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The Council

Platform(s): PC, PlayStation 4, Xbox One
Genre: Action/Adventure
Publisher: Focus Home Interactive
Developer: Big Bad Wolf
Release Date: March 13, 2018

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PC Review - 'The Council' Episode 1 - The Mad Ones

by Cody Medellin on March 28, 2018 @ 1:30 a.m. PDT

The Council is a new episodic narrative adventure game where your choices and character growth truly matter.

Buy The Council

If you're developing a modern episodic narrative adventure, you'll likely follow in the footsteps of the Telltale formula. That means a heavy focus on storytelling and more than a few branches along the way while cutting back on traditional adventure game elements, like puzzle-solving or item collection. The formula has proven to be successful over the years, so there's certainly an audience for it, but there's also a growing number of people who would like to see a strong narrative accompanied by equally strong gameplay elements, making the game more interactive and less like a Western-style visual novel. Enter the first episode of The Council, a new adventure game from Big Bad Wolf that should please adventure fans who are looking for the genre to evolve.

You play the role of Louis de Richet, a member of a secret group known as the Golden Order. You're also the son of Sarah de Richet, the well-respected head of the French section of the group and leader of its supernatural division. She leads an active lifestyle despite her advanced age, a trait that gives you all sorts of grief. She goes missing during one of her adventures, and her last known location is a private island with a large manor. The owner is a man who's known for holding lavish private parties with a famous guest list. Before you know it, your quest to find your mother takes a back seat to the manor's mysteries and inhabitants.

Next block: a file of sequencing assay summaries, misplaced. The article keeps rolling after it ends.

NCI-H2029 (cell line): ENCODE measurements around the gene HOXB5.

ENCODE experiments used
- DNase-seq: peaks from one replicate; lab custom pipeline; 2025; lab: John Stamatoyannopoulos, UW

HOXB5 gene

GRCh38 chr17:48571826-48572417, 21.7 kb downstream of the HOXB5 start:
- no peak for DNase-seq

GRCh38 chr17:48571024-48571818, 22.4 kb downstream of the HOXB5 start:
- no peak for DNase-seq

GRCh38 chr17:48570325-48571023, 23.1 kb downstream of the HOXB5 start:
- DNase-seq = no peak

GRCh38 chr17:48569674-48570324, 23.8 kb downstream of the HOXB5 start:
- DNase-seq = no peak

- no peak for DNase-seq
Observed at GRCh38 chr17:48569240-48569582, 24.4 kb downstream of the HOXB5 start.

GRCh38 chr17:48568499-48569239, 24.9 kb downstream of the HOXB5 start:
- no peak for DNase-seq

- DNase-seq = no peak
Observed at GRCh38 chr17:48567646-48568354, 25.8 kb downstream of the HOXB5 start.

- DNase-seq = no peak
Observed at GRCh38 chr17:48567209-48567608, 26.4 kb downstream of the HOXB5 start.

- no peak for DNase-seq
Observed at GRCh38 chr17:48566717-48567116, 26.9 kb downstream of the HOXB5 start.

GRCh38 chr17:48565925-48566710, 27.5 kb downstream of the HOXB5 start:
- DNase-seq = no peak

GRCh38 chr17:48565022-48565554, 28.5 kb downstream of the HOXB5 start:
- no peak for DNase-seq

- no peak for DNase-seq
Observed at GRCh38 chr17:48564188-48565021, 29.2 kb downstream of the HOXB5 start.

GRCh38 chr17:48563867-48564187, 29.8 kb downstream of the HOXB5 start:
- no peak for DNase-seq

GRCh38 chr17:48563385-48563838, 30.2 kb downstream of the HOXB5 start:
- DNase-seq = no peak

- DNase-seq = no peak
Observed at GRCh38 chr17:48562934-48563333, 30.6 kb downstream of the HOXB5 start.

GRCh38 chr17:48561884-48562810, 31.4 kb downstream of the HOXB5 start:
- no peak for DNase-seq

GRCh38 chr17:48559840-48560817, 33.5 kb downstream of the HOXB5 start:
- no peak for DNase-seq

A narrative adventure lives or dies by its plot and characters. For the former, The Council gets away with piling on mystery after mystery to keep the player engaged. They come in at a decent pace, and you're given a few moments to ruminate on one before another is presented. The first episode sets things up ,but if the pacing continues in subsequent episodes, it can become rather tiresome. As for the characters, the game entices you by including some famous figures like George Washington and Napoleon Bonaparte in unexpected roles. It's gimmicky, but all of the characters you meet have a fair amount of personality and are slightly intriguing, which makes them more interesting.

If your only exposure to adventure games is through Telltale, then the base structure will feel familiar. You'll spend a good chunk of time listening to people talk, and you'll have some opportunities to respond to keep the conversation going. Any time not spent talking is spent wandering around small environments, observing interesting things in hotspots, picking up special items, and trying to solve puzzles to get clues for use in the future. The gameplay serves as a means to get to the next part of the story, so don't expect obtuse puzzles or using items together in a nonsensical way.

One thing that The Council does better than recent Telltale efforts is give you a better sense of the consequences of your actions. You'll see this early on, when you and your mother are captured and are trying to escape. One set of choices leaves Louis with a cut across the bridge of his nose, and that'll stay there for the rest of the game. Fail to get in this situation, and his face remains clean. Another example comes from the choices you make at crossroad moments; every choice not taken results in some important information being withheld.